Child Abuse: An Overview

Costs to Society

In a 1992, a state-level analysis of the costs associated with child maltreatment and its consequences was undertaken in Michigan. “These costs were then compared to the costs of providing child maltreatment prevention services to all first time parents. The costs of child abuse were estimated at 823 million dollars annually. These costs include those associated with low birthweight babies, infant mortality, special education, protective service, foster care, juvenile and adult criminality, and psychological services. The costs of prevention programming were estimated to be 43 million dollars annually. This yields a 19 to 1 cost advantage to prevention.”9

Abuse of children costs us all. Even a simple economic analysis demonstrates enormous direct costs: medical care for injuries; medical care for the long term effects on survivors, mental health care for survivors; substance abuse treatment for survivors; mental health treatment for abusers; criminal justice system costs for police intervention, arrests, prosecution, and incarceration; legal system costs for lawyers and judges and courtrooms; costs to our educational system for special education services and counseling services; and social service costs for shelters, foster care, emergency housing, and case workers.

A closer look reveals hidden costs that may dwarf the direct costs discussed above. How much damage is done to our Gross Domestic Product every year due to the lost productivity in the work force alone? What is the cost of the lost potential of millions of children? What is the cost of human suffering of the child or of the family? What is the cost to our society of our turning a blind eye? How much does it cost a society to look away from the suffering of it’s children?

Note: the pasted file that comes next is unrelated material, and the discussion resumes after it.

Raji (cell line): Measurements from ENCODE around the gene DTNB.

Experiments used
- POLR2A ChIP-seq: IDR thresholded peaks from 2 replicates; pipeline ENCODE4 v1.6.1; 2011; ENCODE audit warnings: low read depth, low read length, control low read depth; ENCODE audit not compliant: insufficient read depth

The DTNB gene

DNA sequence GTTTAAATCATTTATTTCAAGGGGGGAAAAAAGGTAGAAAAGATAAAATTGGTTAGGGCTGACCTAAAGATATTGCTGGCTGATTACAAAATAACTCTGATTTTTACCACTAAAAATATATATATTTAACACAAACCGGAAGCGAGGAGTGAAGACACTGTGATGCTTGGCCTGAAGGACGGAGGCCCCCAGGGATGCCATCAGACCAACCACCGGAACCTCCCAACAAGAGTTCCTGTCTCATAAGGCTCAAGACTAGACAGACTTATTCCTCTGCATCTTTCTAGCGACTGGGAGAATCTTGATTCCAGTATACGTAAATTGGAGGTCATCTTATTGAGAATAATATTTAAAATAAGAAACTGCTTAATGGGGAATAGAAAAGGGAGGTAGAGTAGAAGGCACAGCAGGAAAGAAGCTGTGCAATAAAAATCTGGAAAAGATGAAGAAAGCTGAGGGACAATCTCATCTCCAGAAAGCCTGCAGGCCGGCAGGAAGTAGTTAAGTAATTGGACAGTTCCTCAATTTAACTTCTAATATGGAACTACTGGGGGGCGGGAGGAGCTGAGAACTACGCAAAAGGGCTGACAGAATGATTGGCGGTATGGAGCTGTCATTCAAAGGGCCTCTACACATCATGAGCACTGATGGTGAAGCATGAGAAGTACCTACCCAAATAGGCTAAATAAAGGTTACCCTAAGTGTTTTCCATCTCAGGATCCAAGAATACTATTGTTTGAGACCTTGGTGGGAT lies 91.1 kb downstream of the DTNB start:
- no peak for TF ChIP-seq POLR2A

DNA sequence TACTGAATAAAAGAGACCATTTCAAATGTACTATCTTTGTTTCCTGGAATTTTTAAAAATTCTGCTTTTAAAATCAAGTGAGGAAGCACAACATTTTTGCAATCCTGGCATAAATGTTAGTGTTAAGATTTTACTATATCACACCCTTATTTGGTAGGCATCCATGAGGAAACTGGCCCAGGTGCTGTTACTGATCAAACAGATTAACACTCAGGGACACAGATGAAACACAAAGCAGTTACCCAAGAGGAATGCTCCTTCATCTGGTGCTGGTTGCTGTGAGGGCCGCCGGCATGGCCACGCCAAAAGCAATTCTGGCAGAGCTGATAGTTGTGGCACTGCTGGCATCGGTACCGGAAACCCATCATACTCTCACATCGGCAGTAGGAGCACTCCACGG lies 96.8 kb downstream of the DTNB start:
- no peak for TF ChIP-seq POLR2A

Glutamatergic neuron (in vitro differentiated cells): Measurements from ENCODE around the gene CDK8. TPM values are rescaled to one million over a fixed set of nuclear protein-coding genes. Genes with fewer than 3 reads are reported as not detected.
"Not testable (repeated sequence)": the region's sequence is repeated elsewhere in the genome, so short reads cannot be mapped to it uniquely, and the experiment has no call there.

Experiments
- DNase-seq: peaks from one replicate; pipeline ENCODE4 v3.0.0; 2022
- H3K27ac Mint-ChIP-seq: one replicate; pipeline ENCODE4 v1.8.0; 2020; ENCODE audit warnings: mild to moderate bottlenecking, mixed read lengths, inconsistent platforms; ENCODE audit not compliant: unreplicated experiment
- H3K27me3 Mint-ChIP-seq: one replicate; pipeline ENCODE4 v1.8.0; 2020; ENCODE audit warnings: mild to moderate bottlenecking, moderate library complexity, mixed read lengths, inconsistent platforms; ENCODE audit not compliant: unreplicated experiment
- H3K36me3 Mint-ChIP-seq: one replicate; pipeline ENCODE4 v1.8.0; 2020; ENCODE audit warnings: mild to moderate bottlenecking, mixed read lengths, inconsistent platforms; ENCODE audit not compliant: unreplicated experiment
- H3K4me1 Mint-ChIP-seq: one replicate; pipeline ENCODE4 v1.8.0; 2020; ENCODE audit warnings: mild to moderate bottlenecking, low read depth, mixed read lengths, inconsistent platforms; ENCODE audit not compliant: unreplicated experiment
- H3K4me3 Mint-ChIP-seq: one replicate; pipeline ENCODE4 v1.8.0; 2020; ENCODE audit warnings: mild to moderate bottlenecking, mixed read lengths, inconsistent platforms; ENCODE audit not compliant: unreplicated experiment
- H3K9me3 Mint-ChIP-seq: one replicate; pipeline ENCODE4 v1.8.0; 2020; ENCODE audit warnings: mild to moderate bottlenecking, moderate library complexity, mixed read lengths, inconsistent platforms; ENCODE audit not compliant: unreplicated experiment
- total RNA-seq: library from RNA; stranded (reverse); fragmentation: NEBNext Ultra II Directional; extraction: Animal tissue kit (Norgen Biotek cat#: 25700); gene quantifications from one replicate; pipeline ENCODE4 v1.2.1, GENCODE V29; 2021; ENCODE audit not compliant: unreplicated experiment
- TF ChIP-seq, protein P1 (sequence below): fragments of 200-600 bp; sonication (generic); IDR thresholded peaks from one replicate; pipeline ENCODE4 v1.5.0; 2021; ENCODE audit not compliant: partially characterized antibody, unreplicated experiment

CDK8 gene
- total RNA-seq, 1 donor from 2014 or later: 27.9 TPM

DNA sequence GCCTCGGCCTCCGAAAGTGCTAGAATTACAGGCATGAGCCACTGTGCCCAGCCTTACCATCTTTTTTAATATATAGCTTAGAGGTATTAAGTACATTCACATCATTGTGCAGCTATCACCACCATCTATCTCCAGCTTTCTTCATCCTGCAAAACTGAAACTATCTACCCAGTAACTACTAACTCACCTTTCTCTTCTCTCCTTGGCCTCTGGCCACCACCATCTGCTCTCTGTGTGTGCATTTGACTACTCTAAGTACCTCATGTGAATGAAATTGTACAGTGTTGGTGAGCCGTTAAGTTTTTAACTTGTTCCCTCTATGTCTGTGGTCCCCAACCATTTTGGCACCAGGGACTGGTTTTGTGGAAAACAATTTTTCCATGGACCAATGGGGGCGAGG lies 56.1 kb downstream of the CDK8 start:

“Compared with women without (histories of abuse), those who reported having them had significantly greater functional disability and an increased number of distressing physical symptoms, reproductive and adult sexual health problems, health risk behaviors, and physician-coded International Classification of Diseases; Ninth Revision diagnoses.”29

“In 1994, 49% of US pregnancies were unintended. Approximately half of all unintended pregnancies result in abortion and those that result in live births are associated with more maternal complications and poorer infant outcomes than intended pregnancies. Adolescents who have been sexually abused are more likely to have a greater number of sexual partners and to not use contraception, behaviors that increase their risk of unintended pregnancy. Therefore, 1 in 5 unintended first pregnancies was associated with the woman’s history of abuse and household dysfunction during childhood.12

Child Abuse Introduction   |   Signs of Child Abuse
Child Abuse Statistics   |   It’s Under Reported
Effects of Child Abuse on Children: Abuse General
Effects of Child Abuse on Children: Child Sexual Abuse
Injuries to Children: Physical and Sexual Abuse
Effects of Child Abuse on Adults: Childhood Abuse
Effects of Child Abuse on Adults: Childhood Sexual Abuse
Definition of Physical Abuse   |   Signs of Physical Abuse
Definition of Sexual Abuse   |   Signs of Sexual Abuse
Definition of Child Neglect   |   Signs of Child Neglect
Definition of Emotional Abuse   |   Signs of Emotional Abuse
Abusers   |   Pedophiles
Child Physical Abuse and Corporal Punishment
Treatment for Child Abuse
Costs to Society
State Child Abuse Laws
Nationwide Crisis Line and Hotline Directory

Referring to this article:
“Child Abuse: An Overview” was written by C. J. Newton, MA, Learning Specialist and published in the Find (formerly Mental Health Journal in April, 2001.

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